The Mirabelli collection reflects aspects of post-WWII Italian migration. It is representative of itinerant or seasonal workers lives in the post war period and how these flows of people connected Queensland to Victoria. The fact that Mr Mirabelli encouraged other cane cutters to pick fruit in Shepparton supports this. The collection adds to the understanding of post war agricultural history, particularly that of fruit picking and cane cutting which are not represented in the NHC. The Mirabelli collection also illustrates how phases of mobility and consolidation were part of the Italian male migrant experience in the post war era.

  • Nanette Ward collection(226)

    Length of chestnut coloured horse hair from the horse
    CARBINE'S MELBOURNE CUP 3 MIN 28 + 4 SEC
    Black and white photograph of E.R. Mayne walking off the cricket field, 1921
    Black and white photograph of the Australian Cricket team at the Leicester Cricket Ground
  • Springfield - Faithfull Family collection(3501)

    Granted for Gallant and Faithful Services
    Membership card for Mrs W.H. Faithfull Anderson to the Australian Polo Club
    Florence Faithfull seated on a chair and Constance Faithfull seated on the floor beside her.
    Photograph - Group of adults and children - Empire Day 1907

    The Springfield Collection comprises about 1550 artefacts from Springfield station, south of Goulburn. It includes colonial era costume, a bushranger medal, surveying instruments, a late-19th century landau, firearms and edged weapons, wool samples and Joseph Foveaux's pocket watch and bible. The objects are complemented by over 400 photographs. This diverse collection reflects the growth and economic success of the property, responses to changes in the wool market and the daily lives of the people who have lived on Springfield.

    Springfield has grown from a 518-hectare land grant given to William Pitt Faithfull in 1828 to the current 3183 hectares with ownership remaining in the one family. William Pitt Faithfull established the Springfield Merino Stud in 1838 with ten rams selected from the Macarthur Camden Park stud. The stud evolved slowly over the years until the early 1950s when, under the management of Jim Maple-Brown, a scientific approach to wool-growing was adopted and the stud's name was changed to Fonthill to reflect this.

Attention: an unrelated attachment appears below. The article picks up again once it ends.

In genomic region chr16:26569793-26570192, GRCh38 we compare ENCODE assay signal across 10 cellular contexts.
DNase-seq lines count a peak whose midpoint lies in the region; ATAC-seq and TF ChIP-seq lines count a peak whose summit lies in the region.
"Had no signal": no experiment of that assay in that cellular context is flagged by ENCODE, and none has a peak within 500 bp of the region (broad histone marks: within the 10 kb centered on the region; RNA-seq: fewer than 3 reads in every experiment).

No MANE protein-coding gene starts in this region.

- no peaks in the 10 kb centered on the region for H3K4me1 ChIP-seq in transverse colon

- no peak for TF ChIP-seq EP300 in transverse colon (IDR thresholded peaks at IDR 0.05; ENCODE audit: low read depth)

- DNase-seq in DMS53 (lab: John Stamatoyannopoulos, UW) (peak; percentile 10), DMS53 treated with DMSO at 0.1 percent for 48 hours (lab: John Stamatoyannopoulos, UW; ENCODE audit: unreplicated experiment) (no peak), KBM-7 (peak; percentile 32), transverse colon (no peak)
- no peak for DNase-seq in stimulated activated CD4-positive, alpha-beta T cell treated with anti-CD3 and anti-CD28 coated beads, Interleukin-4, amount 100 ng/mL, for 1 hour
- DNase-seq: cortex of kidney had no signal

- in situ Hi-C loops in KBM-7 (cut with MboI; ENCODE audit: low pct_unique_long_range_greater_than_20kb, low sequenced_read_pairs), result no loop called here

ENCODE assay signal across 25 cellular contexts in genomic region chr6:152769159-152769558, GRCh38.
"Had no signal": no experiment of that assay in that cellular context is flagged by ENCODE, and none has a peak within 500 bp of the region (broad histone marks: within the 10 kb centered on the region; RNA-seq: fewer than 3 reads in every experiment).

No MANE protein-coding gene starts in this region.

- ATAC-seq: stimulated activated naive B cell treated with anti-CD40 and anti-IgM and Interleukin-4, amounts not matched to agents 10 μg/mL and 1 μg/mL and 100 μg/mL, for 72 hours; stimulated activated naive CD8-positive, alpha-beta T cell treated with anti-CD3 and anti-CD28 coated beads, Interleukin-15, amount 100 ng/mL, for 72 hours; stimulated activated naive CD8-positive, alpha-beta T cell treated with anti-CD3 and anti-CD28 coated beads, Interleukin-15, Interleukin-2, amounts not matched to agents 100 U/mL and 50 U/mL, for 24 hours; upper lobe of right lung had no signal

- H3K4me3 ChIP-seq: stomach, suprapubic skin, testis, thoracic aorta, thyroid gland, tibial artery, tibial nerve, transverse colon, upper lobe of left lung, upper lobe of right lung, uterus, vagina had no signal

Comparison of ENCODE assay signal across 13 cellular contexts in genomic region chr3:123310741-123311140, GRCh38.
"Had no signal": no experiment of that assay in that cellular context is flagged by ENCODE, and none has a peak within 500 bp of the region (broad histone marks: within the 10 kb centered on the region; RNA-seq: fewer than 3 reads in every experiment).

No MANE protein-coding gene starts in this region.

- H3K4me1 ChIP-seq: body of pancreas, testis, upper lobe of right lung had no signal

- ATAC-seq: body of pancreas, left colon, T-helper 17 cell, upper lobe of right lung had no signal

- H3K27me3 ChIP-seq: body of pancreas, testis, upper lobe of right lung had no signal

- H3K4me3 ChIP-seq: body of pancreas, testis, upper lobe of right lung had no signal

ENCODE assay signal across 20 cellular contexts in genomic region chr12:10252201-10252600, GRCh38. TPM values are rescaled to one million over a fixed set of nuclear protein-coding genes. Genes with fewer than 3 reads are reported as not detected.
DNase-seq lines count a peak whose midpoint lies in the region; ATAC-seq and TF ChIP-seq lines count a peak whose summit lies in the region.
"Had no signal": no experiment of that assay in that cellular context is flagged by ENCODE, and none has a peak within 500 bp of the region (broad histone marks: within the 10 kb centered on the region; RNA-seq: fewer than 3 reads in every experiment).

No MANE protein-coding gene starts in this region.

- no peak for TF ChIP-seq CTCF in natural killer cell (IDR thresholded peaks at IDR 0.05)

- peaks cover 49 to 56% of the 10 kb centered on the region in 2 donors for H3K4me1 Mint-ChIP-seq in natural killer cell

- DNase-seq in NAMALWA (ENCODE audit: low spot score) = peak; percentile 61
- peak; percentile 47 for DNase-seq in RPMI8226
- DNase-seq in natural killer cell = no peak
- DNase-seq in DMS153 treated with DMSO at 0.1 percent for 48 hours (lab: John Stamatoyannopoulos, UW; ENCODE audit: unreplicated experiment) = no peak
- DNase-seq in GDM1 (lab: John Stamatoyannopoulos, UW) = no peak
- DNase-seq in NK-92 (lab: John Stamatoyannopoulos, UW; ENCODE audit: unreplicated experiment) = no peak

• Myrtle Wilson collection(87)

    Certificate awarded at the Captain Cook Bi-Centenary N.S.W Glouster Show for first prize for a tatted butterfly doily
    Certificate awarded at the Kerang District Agricultural Society 84th Annual Show, 1968 for first prize for an appliqued doily
    Certificate awarded at the Mansfield Agricultural & Pastoral Society Spring Show, 1964 for first prize for a bridge cloth
    Certificate awarded at the Inverelle P & A Association, 1973 for second prize for a tatted butterfly doily
  • Chai Vang and Por Ye collection(12)

    Hoe blade
    Wooden arrow with cardboard fletching or fin
    Wooden crossbow with bark string
    Wooden arrow with cardboard fletching or fin

    The collection consists of one dibble (or digging stick), four cardboard signs, two knives, the head of a small hoe, a cross-bow and arrows used by Chai Vang and Por Ye, Hmong market gardeners in Tasmania. The metal objects were made in Thailand by Chai Vang's father, a traditional Hmong blacksmith, and the wooden items and cardboard signs were made by Chai in Hobart.

    Chai Vang and Por Ye arrived in Australia with their eight children as refugees from Laos in 1991. The family settled in Hobart, Tasmania within the small Hmong community that had established itself during the 1970s. In 2000 the family began to farm on several acres of land near Hobart and sell their produce at the Salamanca Markets. The Hmong market gardeners have become an important part of Tasmania's social, cultural and agricultural scene through their involvement with the Salamanca Markets and their willingness to share aspects of their traditional culture with the wider community.

More